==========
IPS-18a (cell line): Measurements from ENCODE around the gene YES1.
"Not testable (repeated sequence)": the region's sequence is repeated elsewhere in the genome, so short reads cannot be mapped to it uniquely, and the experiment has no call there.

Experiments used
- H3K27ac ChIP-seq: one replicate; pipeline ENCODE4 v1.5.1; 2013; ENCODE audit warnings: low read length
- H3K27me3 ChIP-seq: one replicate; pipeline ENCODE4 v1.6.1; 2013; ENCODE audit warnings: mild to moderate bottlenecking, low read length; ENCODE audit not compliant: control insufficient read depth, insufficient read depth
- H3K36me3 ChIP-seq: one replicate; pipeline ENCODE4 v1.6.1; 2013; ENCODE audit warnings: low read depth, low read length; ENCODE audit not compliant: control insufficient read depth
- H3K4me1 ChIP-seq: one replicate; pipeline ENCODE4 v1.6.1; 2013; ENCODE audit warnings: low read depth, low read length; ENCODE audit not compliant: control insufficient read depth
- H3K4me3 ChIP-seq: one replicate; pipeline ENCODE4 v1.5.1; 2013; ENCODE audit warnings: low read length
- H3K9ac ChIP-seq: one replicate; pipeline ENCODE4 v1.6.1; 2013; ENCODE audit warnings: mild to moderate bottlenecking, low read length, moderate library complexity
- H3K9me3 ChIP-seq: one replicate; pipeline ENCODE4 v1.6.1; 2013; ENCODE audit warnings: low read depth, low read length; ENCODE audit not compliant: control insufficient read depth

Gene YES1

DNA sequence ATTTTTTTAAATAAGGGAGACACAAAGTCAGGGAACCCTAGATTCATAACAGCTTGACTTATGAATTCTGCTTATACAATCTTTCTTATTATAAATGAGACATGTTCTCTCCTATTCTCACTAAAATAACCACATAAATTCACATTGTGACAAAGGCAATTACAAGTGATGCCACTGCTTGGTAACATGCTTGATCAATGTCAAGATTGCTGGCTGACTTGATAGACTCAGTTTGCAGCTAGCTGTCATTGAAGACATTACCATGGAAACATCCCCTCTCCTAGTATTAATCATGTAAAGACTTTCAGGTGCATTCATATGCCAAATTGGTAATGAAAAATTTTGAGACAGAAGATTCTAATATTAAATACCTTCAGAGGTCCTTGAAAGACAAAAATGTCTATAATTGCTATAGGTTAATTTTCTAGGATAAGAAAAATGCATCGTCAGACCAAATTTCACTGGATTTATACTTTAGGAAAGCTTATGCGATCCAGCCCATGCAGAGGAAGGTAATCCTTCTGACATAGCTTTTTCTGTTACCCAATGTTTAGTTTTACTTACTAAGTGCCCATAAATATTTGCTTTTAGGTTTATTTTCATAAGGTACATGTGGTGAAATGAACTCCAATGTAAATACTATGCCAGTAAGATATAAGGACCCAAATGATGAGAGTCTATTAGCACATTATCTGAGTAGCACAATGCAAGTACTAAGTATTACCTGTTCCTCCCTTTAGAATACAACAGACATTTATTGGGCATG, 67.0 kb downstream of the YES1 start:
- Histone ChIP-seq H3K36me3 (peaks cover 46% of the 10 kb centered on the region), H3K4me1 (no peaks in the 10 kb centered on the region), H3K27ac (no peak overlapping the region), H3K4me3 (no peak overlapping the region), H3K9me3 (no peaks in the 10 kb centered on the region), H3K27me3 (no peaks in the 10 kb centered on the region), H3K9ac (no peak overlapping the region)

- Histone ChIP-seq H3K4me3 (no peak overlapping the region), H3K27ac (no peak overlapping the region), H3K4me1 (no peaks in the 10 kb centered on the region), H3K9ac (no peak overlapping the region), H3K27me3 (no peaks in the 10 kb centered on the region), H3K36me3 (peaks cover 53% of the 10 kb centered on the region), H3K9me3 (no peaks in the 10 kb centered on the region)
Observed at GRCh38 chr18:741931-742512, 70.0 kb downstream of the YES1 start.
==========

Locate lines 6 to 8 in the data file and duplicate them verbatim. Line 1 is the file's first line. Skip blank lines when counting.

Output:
- H3K36me3 ChIP-seq: one replicate; pipeline ENCODE4 v1.6.1; 2013; ENCODE audit warnings: low read depth, low read length; ENCODE audit not compliant: control insufficient read depth
- H3K4me1 ChIP-seq: one replicate; pipeline ENCODE4 v1.6.1; 2013; ENCODE audit warnings: low read depth, low read length; ENCODE audit not compliant: control insufficient read depth
- H3K4me3 ChIP-seq: one replicate; pipeline ENCODE4 v1.5.1; 2013; ENCODE audit warnings: low read length